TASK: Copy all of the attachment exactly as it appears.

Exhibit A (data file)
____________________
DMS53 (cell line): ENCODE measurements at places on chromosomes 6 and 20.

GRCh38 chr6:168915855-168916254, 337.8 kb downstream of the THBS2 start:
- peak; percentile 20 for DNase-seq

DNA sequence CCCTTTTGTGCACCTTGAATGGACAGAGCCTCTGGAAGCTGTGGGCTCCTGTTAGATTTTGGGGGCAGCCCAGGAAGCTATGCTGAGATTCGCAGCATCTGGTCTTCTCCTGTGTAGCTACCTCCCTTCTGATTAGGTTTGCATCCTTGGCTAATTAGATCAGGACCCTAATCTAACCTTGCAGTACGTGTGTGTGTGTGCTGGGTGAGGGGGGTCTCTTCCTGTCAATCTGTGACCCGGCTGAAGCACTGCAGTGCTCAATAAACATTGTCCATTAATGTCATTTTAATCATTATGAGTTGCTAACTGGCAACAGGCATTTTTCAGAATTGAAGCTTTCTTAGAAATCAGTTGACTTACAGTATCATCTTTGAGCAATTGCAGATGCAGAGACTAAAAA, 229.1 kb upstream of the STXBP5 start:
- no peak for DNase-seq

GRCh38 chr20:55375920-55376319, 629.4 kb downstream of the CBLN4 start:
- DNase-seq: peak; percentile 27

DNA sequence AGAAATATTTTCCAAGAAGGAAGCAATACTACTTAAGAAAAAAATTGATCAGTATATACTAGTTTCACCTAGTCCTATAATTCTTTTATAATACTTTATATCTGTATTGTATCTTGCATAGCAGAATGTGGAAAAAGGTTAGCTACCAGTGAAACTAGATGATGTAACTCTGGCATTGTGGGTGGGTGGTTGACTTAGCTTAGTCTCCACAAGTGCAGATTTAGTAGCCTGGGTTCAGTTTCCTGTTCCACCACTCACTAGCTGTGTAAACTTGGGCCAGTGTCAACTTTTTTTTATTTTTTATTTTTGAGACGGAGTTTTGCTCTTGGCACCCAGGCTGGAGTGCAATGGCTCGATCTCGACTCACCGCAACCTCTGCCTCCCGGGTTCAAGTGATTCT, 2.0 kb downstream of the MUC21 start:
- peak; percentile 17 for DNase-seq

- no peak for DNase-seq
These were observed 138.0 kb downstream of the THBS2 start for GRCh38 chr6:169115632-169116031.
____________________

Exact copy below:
DMS53 (cell line): ENCODE measurements at places on chromosomes 6 and 20.

GRCh38 chr6:168915855-168916254, 337.8 kb downstream of the THBS2 start:
- peak; percentile 20 for DNase-seq

DNA sequence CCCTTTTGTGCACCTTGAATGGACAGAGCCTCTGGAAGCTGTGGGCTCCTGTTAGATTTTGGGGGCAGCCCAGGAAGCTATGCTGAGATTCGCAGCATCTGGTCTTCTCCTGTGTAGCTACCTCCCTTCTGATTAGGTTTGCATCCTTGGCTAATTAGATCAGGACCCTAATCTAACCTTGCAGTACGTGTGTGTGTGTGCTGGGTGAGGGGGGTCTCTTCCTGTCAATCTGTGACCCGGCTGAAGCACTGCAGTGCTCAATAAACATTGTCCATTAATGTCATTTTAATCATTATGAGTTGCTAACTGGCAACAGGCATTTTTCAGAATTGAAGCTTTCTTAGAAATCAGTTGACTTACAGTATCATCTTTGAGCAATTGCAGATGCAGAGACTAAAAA, 229.1 kb upstream of the STXBP5 start:
- no peak for DNase-seq

GRCh38 chr20:55375920-55376319, 629.4 kb downstream of the CBLN4 start:
- DNase-seq: peak; percentile 27

DNA sequence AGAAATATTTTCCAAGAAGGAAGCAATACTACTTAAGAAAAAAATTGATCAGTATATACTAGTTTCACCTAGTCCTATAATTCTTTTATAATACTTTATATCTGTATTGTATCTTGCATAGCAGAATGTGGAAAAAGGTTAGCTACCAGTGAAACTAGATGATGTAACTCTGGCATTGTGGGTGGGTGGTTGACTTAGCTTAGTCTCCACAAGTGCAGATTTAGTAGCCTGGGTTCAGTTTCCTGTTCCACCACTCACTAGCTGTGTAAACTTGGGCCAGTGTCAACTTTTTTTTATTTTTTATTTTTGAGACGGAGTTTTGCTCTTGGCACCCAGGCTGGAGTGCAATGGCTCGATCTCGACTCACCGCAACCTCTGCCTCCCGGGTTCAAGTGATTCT, 2.0 kb downstream of the MUC21 start:
- peak; percentile 17 for DNase-seq

- no peak for DNase-seq
These were observed 138.0 kb downstream of the THBS2 start for GRCh38 chr6:169115632-169116031.